Doctor of Philosophy (PhD)


Environmental Sciences

Document Type



The National Flood Insurance Program provides an incentive-based program, the Community Rating System (“CRS”), to encourage communities to improve their hazard mitigation protocols to better protect against and prevent flood-related hazards. This dissertation analyzes factors that influence participation and points scored within the CRS to gain an understanding of the conditions under which communities are willing and able to take advantage of an incentive-based flood hazard mitigation program. It also includes an analysis of survey responses from 41 coastal county floodplain and CRS managers to gauge their opinions on the CRS and how it can be improved to better serve communities.

The results of regression analyses show that the biggest influences on both participation and point scores in the CRS are the number of nested CRS-participating communities within a county and county property tax revenue. The surveyed floodplain and CRS managers cited shortage of staff and inadequate budgets as their biggest obstacles in participating in the CRS or improving their CRS score. Further, they suggested the best ways to improve the program are to strengthen incentives to participate and change how points are allocated for qualified mitigation activities.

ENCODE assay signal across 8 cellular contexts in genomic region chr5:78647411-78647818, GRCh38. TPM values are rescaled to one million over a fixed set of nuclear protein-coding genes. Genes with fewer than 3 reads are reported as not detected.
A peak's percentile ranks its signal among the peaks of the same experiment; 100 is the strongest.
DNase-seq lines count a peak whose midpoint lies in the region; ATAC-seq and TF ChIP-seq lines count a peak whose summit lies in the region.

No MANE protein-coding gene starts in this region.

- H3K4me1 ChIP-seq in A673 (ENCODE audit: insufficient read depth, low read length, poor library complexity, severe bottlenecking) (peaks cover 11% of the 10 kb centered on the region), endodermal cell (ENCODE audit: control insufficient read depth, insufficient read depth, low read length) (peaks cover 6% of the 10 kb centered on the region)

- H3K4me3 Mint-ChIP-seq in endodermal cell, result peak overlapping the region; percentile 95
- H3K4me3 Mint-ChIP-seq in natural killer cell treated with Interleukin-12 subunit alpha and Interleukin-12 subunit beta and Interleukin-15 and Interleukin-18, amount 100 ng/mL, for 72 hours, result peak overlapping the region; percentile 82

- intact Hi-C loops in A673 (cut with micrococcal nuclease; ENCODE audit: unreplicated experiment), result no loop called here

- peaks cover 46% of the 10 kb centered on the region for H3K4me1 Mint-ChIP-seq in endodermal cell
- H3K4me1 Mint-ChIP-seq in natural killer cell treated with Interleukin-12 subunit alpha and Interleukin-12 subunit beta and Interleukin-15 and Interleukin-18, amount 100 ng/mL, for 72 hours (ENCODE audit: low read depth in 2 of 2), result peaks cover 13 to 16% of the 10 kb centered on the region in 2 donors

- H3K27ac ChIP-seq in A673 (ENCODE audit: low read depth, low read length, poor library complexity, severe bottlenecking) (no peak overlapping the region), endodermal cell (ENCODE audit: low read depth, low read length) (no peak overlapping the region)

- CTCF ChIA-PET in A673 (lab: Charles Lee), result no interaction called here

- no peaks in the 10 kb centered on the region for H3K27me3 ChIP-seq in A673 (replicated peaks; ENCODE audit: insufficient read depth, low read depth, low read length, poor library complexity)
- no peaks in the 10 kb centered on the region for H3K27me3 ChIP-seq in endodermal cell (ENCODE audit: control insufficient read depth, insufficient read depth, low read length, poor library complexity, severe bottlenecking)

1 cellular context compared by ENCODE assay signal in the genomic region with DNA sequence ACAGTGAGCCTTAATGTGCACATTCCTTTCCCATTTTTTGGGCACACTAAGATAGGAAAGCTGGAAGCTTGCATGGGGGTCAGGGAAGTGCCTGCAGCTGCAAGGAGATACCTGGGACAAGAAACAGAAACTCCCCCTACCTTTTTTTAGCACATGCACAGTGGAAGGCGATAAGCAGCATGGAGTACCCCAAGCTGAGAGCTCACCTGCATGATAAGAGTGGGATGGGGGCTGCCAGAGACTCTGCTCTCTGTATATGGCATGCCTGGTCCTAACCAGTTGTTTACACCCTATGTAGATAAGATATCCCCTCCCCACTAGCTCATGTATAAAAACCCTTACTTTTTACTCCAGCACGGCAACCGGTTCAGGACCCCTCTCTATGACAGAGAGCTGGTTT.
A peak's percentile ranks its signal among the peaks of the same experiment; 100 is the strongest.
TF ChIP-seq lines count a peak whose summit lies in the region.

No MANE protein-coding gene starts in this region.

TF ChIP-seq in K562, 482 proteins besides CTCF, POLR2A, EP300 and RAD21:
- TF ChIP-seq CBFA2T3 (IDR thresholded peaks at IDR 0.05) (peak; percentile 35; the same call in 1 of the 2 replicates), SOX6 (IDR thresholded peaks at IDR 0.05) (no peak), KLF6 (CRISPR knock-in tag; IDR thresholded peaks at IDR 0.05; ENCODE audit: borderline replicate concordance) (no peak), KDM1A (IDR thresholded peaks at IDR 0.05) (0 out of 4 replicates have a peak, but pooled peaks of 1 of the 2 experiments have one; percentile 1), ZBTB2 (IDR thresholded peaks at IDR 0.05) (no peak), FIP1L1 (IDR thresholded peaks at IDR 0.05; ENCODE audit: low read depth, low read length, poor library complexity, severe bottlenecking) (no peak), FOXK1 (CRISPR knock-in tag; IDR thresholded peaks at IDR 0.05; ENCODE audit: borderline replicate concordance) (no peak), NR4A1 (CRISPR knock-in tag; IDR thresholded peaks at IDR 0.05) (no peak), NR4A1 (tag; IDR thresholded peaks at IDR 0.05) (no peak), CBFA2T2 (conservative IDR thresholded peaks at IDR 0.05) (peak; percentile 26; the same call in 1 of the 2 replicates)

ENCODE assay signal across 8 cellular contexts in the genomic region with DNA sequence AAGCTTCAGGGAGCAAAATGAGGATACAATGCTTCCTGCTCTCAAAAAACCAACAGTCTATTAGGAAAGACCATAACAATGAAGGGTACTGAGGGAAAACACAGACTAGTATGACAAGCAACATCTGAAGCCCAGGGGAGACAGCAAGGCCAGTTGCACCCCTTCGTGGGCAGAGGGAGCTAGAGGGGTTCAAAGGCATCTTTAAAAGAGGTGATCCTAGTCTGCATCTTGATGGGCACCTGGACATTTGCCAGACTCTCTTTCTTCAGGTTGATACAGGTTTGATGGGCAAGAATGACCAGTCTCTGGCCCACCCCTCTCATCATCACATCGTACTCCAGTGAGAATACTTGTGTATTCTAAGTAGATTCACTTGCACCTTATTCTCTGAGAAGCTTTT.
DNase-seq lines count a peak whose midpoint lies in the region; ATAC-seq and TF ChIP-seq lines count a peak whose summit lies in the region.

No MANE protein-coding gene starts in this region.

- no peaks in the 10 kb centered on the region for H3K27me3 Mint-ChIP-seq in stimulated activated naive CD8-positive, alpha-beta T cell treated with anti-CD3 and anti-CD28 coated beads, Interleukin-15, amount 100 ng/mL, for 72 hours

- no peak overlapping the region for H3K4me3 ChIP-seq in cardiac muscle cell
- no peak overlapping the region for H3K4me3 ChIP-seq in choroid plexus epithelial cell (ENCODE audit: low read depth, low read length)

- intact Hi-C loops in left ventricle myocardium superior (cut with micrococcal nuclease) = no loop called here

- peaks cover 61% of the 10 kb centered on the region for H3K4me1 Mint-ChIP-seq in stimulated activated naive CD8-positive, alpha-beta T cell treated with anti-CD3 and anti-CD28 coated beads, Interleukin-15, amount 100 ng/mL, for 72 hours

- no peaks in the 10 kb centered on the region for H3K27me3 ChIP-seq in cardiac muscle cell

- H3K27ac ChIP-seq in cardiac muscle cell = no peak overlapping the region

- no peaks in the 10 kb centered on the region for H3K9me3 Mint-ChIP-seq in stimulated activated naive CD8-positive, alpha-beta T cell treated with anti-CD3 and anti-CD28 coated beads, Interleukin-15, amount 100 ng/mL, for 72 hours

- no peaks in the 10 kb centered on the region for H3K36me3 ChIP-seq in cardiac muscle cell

These analyses and findings from the survey provide an improved understanding of problems with the CRS program and its implementation. This improved understanding can enhance administration and implementation of the CRS by helping policymakers and residents within coastal counties better prepare for future flood events and protect the natural environment and while supporting residents.



Committee Chair

Margaret Reams